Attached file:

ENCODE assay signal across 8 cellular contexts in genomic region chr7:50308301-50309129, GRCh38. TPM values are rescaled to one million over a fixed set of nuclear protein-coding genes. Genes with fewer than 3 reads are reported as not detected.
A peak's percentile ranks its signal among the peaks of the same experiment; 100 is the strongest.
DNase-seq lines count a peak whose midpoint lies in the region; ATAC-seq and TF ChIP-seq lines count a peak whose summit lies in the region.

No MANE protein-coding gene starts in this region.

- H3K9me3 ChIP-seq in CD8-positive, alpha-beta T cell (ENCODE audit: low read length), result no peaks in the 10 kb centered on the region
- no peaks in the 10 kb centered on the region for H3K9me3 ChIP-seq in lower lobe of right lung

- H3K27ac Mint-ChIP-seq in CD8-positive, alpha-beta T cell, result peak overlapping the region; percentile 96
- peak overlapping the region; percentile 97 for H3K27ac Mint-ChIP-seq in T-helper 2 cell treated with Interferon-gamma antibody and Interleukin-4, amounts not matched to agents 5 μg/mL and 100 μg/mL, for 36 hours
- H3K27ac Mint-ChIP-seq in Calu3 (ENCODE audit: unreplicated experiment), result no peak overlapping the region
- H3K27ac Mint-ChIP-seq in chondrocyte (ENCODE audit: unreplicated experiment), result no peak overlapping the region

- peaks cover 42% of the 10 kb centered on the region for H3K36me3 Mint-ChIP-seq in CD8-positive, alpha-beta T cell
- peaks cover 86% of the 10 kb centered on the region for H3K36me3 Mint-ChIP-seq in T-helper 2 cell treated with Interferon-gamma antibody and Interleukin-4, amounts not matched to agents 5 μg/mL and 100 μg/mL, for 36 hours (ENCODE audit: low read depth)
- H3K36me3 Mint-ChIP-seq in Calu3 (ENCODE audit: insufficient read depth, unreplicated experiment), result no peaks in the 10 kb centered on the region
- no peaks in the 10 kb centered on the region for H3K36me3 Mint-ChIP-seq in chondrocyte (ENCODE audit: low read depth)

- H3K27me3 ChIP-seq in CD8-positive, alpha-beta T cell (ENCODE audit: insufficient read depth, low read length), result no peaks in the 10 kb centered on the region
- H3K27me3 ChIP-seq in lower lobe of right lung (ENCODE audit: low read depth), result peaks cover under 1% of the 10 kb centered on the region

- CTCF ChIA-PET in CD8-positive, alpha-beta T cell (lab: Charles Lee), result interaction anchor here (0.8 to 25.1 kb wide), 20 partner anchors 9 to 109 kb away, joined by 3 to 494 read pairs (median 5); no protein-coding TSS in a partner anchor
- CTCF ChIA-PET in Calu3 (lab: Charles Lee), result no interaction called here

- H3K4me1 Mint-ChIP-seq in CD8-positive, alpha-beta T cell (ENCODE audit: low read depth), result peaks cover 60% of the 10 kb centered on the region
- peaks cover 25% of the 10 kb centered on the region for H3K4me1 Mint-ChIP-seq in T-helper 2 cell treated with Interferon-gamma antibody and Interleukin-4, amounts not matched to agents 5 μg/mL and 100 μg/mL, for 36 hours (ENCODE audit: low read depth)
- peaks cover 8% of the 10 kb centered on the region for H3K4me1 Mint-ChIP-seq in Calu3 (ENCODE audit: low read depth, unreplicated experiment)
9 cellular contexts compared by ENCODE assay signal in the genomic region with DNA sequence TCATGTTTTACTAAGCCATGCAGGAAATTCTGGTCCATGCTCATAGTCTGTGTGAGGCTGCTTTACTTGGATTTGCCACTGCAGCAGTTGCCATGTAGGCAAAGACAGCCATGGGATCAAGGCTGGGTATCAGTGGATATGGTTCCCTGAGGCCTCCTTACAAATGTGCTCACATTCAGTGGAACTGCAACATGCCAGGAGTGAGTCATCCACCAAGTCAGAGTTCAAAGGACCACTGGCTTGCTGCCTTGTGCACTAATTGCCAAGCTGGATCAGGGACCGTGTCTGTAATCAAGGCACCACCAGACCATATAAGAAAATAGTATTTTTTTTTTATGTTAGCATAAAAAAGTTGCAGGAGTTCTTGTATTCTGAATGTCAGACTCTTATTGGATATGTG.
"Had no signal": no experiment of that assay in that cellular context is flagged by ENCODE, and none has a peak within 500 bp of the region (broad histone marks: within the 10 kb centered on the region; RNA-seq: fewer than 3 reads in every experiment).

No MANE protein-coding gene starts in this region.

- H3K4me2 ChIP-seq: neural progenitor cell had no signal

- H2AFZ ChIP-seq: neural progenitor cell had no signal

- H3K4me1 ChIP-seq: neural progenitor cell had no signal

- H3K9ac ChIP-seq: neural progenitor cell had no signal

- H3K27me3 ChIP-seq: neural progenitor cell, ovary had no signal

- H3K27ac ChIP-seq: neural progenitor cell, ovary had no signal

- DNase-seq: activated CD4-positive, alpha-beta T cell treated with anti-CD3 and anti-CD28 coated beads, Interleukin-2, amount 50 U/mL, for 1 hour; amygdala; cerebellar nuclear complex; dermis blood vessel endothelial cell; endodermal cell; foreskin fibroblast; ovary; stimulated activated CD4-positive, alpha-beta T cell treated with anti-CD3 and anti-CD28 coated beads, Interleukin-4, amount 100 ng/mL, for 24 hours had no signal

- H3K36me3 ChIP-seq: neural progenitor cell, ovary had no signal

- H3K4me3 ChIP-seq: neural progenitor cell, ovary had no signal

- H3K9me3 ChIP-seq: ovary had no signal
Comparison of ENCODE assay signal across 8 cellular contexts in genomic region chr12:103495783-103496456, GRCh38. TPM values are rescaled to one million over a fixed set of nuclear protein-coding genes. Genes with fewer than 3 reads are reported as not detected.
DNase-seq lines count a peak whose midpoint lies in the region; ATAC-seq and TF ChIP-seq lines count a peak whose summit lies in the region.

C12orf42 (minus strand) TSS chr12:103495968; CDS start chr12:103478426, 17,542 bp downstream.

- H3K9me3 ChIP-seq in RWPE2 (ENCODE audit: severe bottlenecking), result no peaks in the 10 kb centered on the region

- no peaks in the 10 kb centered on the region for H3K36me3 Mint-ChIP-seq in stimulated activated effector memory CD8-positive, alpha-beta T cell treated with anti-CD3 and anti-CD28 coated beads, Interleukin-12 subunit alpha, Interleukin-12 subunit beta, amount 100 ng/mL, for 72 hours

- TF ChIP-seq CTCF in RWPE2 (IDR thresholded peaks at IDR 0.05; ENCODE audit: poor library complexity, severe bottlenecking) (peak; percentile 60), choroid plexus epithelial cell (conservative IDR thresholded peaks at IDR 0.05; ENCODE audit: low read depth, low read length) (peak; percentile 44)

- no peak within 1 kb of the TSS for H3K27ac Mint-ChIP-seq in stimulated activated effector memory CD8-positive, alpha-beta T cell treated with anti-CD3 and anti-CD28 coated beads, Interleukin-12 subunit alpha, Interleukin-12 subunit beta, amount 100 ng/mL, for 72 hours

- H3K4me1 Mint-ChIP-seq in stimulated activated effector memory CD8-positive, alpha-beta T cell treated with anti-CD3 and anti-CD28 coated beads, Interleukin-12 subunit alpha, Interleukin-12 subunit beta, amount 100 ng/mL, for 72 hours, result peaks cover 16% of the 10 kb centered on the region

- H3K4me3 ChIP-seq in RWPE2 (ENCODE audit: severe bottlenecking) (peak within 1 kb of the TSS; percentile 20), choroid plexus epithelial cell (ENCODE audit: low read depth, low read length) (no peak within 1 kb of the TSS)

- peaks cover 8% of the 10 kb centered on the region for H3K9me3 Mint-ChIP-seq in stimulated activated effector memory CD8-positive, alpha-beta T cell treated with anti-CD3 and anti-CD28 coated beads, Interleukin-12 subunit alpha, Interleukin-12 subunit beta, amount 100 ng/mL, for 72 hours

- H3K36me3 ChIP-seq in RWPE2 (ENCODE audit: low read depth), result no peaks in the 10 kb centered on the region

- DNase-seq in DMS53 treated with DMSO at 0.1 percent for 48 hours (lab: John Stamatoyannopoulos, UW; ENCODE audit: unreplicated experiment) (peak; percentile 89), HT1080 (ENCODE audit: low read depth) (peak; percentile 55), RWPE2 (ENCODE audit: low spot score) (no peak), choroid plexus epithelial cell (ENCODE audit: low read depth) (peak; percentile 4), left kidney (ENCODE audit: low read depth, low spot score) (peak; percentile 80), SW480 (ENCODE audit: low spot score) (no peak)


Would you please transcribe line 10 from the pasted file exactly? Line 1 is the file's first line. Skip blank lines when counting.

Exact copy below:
- H3K27ac Mint-ChIP-seq in chondrocyte (ENCODE audit: unreplicated experiment), result no peak overlapping the region